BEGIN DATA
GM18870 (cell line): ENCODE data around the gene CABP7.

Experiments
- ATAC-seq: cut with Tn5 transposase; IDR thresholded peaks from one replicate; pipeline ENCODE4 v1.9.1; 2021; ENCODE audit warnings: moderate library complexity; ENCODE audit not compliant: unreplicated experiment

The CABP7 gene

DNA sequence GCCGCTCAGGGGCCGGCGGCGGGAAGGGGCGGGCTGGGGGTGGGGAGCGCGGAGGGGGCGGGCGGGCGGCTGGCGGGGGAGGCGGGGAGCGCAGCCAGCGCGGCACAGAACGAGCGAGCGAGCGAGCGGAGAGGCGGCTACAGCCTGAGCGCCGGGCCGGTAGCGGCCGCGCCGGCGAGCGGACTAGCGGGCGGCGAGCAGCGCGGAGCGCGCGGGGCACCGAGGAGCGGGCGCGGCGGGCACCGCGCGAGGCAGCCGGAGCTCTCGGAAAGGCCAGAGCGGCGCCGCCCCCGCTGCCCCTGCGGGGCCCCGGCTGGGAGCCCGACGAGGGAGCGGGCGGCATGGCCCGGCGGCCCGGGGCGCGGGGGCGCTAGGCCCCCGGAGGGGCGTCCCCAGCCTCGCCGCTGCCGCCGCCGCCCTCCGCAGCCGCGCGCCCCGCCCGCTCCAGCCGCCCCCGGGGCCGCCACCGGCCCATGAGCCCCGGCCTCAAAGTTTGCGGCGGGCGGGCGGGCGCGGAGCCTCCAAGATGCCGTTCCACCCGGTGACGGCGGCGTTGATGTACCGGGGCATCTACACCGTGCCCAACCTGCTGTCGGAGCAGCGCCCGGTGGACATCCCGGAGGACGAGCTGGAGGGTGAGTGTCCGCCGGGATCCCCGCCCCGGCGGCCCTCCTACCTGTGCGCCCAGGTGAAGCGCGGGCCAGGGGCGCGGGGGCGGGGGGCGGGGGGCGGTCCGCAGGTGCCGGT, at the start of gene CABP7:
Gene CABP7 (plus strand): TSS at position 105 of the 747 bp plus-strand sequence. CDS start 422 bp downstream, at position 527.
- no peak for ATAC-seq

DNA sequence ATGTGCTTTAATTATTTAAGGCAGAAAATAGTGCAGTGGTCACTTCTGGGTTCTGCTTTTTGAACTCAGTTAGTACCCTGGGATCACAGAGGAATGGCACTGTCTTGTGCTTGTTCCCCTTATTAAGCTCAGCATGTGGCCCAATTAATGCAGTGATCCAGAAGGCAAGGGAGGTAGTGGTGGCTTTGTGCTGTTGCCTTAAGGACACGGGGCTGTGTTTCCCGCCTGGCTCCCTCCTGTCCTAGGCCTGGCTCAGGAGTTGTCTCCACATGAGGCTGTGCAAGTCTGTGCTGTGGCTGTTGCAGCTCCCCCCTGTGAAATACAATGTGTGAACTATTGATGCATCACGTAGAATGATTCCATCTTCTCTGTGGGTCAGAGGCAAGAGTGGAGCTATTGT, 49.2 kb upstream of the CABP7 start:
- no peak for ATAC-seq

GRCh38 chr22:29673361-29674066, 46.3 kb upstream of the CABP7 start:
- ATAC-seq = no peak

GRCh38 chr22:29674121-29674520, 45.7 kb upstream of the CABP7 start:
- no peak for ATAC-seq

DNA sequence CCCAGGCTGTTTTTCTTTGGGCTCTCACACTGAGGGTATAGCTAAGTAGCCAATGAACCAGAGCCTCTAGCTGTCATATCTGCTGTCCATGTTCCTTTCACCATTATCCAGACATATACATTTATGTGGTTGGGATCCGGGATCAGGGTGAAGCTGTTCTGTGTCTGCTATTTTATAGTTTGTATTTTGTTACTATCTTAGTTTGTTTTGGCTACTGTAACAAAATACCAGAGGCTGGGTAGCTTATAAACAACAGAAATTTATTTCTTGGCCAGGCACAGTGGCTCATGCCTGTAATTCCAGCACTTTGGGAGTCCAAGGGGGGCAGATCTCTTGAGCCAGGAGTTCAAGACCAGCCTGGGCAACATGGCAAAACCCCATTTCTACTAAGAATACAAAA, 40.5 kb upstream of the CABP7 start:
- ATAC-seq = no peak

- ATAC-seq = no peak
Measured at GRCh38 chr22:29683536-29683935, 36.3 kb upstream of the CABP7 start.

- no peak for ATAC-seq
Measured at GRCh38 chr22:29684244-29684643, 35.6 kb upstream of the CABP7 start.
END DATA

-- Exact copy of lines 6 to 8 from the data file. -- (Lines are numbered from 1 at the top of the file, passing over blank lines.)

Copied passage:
Gene CABP7 (plus strand): TSS at position 105 of the 747 bp plus-strand sequence. CDS start 422 bp downstream, at position 527.
- no peak for ATAC-seq

DNA sequence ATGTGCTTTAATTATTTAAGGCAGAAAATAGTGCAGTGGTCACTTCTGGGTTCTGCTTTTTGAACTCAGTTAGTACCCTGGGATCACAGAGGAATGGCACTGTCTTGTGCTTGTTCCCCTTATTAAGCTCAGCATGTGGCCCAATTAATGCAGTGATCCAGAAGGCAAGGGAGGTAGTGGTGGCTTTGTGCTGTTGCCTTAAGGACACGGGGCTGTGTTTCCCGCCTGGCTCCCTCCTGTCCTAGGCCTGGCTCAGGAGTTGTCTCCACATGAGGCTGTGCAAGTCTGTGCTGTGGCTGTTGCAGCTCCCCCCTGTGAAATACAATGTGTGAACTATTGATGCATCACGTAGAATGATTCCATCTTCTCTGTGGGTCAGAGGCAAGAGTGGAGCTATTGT, 49.2 kb upstream of the CABP7 start: